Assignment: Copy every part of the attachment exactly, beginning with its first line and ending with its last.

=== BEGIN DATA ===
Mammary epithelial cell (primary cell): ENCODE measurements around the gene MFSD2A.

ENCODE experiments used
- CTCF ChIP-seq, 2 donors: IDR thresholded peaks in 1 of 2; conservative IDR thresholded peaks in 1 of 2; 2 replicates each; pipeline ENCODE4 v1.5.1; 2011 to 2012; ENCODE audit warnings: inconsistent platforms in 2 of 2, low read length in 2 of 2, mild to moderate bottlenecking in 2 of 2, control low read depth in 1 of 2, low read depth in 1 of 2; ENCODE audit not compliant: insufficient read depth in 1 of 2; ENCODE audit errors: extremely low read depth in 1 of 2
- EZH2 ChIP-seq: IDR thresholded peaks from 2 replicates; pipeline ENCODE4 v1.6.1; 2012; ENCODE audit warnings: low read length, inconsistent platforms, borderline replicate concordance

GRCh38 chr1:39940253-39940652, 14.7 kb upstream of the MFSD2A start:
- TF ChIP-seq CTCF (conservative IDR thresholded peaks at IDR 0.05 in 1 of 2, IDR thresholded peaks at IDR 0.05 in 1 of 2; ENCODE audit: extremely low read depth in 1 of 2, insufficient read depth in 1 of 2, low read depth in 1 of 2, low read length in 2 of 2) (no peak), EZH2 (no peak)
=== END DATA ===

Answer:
Mammary epithelial cell (primary cell): ENCODE measurements around the gene MFSD2A.

ENCODE experiments used
- CTCF ChIP-seq, 2 donors: IDR thresholded peaks in 1 of 2; conservative IDR thresholded peaks in 1 of 2; 2 replicates each; pipeline ENCODE4 v1.5.1; 2011 to 2012; ENCODE audit warnings: inconsistent platforms in 2 of 2, low read length in 2 of 2, mild to moderate bottlenecking in 2 of 2, control low read depth in 1 of 2, low read depth in 1 of 2; ENCODE audit not compliant: insufficient read depth in 1 of 2; ENCODE audit errors: extremely low read depth in 1 of 2
- EZH2 ChIP-seq: IDR thresholded peaks from 2 replicates; pipeline ENCODE4 v1.6.1; 2012; ENCODE audit warnings: low read length, inconsistent platforms, borderline replicate concordance

GRCh38 chr1:39940253-39940652, 14.7 kb upstream of the MFSD2A start:
- TF ChIP-seq CTCF (conservative IDR thresholded peaks at IDR 0.05 in 1 of 2, IDR thresholded peaks at IDR 0.05 in 1 of 2; ENCODE audit: extremely low read depth in 1 of 2, insufficient read depth in 1 of 2, low read depth in 1 of 2, low read length in 2 of 2) (no peak), EZH2 (no peak)